Thursday, November 25, 2010

The Islamic f-word

By Lin Abdul Rahman
The Sputnik, Issue 8, Fall 2010

I was admiring my burqa-clad Barbie at the F-Word Symposium last week when a journalism student cornered me with his notepad.

“What is Islamic feminism?” he asked me at point blank. I rubbed my chin in an effort to appear pensive and to buy myself some time. After spouting some painfully vague answers, I finally admitted that I know very little about feminism. That’s the reason why I’m one of the many wide-eyed wanderers at this event.

As for Islamic feminism – well, I didn’t even know the ideology existed until he questioned me about it.

Admitting that was embarrassing, to say the least. But I console myself with the fact that this kind of situation is out of my control – they are one of the drawbacks to being one of the few visible Muslims on campus. The hijab covering my hair is the equivalent of a bulls-eye on my back. I’m a natural target for all Islam-related curiosities.

For that very reason, my ears perked up when one of the symposium’s panellists, Margaret Toye, spoke of her experience as ‘the token feminist’.

“How ‘out’ do I want to be about my politics?” Toye said in talking about the dilemmas she faced during her earlier days of dabbling in feminism.

Of course, she eventually came clean about her newly-adopted ideology. Toye said she was subsequently and inevitably given role of “the token feminist” – the person people turn to when they need a short cut to understanding what feminism is all about.

Likewise, I stepped into the role of “the token Muslim woman” when I agreed to be interviewed at the F-Word Symposium. I became the shortcut to ticking off the “Muslim perspective” checkbox on this particular student’s checklist of people to talk to.

Don’t get me wrong – this isn’t a personal diatribe against interviews. I’m always happy to help a fellow student and I’m even happier to have my voice heard.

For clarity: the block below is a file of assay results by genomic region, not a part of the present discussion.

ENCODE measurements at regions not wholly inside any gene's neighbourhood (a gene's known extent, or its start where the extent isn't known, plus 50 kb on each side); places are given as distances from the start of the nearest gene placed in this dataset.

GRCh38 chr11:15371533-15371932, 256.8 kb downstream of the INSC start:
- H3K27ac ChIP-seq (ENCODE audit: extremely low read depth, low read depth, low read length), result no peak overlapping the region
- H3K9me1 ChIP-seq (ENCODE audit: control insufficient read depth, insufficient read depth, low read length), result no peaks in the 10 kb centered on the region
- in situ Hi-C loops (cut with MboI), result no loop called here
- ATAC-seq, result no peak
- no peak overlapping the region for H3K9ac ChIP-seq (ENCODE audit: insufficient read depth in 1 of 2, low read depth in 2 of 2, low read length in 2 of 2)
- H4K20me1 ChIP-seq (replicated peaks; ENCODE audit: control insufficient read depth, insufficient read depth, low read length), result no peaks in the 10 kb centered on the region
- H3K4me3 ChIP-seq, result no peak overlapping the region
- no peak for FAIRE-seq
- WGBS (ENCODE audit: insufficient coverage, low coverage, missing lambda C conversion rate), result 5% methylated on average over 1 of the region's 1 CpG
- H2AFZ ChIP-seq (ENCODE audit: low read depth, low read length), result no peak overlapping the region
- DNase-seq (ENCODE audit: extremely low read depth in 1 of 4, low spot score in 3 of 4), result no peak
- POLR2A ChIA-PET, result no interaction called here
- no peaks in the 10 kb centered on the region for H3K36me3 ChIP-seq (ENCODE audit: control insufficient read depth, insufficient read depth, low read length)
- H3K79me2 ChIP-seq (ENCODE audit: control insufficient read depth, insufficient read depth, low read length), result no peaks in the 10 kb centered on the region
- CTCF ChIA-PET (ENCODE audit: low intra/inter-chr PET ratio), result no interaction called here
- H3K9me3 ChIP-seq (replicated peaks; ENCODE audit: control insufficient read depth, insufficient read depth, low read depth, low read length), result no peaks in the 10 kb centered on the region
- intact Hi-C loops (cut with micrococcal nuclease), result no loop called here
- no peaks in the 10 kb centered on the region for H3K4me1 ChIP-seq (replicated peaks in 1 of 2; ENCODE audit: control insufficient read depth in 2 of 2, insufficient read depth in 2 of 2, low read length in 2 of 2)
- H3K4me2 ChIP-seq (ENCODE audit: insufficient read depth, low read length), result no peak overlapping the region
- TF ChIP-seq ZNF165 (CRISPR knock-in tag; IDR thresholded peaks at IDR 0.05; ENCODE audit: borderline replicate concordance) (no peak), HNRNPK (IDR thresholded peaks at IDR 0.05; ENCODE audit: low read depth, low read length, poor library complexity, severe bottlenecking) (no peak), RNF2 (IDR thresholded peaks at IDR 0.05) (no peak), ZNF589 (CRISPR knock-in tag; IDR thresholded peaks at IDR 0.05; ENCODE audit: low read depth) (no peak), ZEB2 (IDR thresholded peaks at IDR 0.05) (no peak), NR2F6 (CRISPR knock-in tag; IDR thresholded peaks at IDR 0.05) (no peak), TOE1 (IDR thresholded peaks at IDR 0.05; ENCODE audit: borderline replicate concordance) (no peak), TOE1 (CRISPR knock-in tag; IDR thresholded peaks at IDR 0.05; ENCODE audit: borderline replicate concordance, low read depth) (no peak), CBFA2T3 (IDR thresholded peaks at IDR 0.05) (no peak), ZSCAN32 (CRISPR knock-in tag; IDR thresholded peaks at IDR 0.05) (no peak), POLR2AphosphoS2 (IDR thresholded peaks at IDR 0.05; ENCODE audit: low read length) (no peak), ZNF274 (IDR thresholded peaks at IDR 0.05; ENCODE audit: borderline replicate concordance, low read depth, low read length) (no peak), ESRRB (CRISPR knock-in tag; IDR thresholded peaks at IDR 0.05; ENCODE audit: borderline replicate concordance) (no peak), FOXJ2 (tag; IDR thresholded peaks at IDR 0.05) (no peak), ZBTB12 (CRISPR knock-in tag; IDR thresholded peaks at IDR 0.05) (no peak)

But in the same degree, I worry that people looking to me as an example of a Muslim may not realize that my voice is a minority within a minority. I am a far cry from being a credible representative of a group that is highly diverse politically, geographically, and even religiously.

That’s a huge responsibility, and one that I will probably never be able to handle. As it is, the public is already so grossly misled about the diversity that exists within the global Muslim population, thanks in large part to the mainstream media. When people think about Muslims, they think “Middle East”, and when they think of the hijab, they think of “oppression”.

This fallacious understanding of Muslims was almost perfectly played out, again, during the aforementioned interview that I felt more amused than upset. In the middle of answering yet another question, I realized why our conversation was such an uphill battle from the get go.

After several futile attempts, on my part, to explain the Arab culture’s treatment of women, I decided to come clean, even if it means I’ll have to turn my interviewer away empty-handed. I took a deep breath and confessed, “I’m not Arab, actually. I’m Asian,” I said.

His reaction to that confession told me that this is news and that the interview was about to come to an abrupt halt. I gave a mental sigh of relief, even though I had one regret; I wish I could explain to this student that race, religion and gender politics can intersect one another in ways that are very different from what he’s used to.